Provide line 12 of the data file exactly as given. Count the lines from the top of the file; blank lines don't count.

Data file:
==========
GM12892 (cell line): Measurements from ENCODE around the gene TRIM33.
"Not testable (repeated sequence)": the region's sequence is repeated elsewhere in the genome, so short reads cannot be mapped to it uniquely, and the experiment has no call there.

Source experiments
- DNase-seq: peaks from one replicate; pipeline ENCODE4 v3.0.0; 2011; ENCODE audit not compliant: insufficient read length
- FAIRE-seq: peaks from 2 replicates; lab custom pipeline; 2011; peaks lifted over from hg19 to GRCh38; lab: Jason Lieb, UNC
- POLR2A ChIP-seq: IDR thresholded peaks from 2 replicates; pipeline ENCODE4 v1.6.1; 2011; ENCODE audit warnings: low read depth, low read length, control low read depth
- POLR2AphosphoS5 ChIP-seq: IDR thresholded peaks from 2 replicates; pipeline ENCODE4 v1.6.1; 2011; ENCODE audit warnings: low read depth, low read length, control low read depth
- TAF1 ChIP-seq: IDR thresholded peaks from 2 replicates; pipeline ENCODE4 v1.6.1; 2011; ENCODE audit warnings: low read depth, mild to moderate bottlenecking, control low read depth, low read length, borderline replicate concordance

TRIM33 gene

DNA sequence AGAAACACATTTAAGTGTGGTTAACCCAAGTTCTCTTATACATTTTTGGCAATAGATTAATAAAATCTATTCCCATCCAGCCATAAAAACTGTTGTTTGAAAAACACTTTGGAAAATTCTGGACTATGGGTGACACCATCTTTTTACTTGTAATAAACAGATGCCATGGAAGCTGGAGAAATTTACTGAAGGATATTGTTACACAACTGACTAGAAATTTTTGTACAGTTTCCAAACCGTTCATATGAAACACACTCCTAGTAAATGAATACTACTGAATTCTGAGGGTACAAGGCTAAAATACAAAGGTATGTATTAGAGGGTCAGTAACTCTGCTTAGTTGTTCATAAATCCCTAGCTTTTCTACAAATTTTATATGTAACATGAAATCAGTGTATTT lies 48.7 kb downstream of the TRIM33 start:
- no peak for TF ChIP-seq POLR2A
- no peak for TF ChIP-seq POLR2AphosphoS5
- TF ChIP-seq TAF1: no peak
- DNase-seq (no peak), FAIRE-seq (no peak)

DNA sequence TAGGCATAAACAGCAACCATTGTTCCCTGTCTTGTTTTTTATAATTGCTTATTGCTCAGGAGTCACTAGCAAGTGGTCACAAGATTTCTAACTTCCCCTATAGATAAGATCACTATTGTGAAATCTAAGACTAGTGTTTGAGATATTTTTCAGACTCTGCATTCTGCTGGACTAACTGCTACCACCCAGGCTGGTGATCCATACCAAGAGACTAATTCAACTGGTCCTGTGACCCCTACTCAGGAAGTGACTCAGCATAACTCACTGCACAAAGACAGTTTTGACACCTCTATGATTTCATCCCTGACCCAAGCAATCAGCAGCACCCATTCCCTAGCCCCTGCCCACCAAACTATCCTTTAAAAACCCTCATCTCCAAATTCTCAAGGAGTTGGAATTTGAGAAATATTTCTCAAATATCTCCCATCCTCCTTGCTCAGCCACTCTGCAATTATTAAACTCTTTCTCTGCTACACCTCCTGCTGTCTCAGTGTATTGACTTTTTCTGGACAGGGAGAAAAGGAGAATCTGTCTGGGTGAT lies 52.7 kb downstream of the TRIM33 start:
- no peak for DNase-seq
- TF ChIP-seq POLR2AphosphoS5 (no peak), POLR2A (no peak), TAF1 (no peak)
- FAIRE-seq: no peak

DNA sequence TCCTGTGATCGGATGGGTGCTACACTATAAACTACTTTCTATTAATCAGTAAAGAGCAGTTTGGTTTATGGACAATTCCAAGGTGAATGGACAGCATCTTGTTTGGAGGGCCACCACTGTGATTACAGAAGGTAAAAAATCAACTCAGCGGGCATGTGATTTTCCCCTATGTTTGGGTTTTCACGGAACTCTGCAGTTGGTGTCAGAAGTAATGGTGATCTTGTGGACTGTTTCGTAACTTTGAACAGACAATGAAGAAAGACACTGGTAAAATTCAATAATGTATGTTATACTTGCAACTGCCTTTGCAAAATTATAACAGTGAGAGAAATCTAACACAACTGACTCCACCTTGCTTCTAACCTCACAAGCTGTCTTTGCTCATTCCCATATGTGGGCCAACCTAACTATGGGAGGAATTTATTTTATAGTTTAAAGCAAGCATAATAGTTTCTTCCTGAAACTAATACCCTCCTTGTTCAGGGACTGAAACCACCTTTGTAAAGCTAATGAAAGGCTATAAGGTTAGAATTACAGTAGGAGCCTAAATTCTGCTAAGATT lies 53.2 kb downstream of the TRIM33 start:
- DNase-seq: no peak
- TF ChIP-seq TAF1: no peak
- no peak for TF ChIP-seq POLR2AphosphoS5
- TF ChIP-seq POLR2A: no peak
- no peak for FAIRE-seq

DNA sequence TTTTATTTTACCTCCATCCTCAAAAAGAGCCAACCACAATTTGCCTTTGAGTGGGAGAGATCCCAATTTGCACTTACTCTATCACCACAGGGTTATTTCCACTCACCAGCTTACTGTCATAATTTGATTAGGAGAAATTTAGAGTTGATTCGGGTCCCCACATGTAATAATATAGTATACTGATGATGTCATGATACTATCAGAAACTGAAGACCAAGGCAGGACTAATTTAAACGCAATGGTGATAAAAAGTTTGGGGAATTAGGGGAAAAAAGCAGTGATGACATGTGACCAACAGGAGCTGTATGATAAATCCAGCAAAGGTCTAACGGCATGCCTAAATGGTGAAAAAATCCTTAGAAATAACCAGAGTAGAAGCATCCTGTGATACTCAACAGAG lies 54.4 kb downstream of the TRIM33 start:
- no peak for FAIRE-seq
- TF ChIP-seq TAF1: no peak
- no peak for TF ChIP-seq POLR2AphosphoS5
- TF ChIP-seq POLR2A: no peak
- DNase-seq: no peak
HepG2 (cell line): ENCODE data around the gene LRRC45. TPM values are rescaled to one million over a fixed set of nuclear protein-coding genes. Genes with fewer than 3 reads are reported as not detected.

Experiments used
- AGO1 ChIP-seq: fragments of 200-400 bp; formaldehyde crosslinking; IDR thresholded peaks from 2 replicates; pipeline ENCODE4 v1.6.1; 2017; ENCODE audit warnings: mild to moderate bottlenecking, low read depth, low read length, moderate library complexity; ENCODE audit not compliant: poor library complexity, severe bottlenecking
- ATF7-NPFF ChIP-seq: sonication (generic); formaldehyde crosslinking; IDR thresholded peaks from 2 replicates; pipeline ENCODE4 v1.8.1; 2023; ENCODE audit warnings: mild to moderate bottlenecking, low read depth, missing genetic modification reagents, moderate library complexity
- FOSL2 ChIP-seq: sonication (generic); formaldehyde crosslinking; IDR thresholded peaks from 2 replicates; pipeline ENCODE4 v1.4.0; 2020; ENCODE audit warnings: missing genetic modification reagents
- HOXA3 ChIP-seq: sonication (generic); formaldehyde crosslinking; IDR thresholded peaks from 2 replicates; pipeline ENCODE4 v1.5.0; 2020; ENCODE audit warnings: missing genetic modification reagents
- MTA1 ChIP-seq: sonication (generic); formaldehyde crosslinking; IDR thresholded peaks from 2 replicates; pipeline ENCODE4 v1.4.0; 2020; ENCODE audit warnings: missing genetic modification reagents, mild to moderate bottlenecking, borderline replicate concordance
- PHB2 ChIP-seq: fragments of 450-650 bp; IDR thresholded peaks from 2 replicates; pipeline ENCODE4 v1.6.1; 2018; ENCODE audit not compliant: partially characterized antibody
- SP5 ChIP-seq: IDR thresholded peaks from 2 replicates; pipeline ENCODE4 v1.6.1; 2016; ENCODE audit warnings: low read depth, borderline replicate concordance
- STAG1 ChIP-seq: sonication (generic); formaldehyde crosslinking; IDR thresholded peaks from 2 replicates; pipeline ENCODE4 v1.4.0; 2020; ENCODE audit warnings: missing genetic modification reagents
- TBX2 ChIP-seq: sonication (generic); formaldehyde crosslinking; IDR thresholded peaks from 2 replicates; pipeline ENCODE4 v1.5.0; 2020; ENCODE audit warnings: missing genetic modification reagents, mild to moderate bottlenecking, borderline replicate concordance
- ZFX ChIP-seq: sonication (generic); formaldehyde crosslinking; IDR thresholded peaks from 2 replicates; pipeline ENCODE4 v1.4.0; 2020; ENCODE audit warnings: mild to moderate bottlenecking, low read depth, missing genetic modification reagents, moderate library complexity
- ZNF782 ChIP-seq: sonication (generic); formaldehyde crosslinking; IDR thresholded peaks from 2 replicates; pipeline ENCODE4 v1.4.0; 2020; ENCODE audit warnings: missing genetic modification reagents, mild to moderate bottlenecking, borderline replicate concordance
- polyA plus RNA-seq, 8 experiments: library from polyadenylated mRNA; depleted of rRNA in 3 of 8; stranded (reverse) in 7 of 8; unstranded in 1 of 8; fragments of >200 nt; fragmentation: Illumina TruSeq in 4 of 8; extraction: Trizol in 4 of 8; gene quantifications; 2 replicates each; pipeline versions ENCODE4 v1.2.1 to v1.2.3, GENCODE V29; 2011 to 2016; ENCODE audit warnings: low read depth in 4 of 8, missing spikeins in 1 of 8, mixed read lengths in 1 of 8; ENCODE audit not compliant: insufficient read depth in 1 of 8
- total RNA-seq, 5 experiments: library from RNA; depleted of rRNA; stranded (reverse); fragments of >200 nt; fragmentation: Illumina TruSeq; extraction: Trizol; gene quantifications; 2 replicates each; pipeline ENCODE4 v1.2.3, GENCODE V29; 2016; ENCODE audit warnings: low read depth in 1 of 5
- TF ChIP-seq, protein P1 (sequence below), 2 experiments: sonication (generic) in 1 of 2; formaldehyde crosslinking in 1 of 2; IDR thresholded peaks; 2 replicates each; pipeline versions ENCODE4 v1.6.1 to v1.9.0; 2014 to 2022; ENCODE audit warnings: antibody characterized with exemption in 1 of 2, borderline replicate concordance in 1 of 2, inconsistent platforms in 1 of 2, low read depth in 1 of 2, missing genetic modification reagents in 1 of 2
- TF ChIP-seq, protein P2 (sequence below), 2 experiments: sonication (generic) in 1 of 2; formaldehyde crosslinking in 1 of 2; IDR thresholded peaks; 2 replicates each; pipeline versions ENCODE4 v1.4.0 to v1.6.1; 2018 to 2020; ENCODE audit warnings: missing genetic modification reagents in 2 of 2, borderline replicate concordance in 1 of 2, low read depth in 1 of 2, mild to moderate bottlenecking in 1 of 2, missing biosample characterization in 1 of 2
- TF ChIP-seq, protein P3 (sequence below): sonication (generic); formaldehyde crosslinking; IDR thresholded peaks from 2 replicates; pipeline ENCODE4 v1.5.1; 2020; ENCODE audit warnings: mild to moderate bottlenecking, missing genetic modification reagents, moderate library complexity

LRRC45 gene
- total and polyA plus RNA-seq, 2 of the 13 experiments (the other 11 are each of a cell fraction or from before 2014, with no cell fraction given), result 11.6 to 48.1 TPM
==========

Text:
- no peak for TF ChIP-seq POLR2AphosphoS5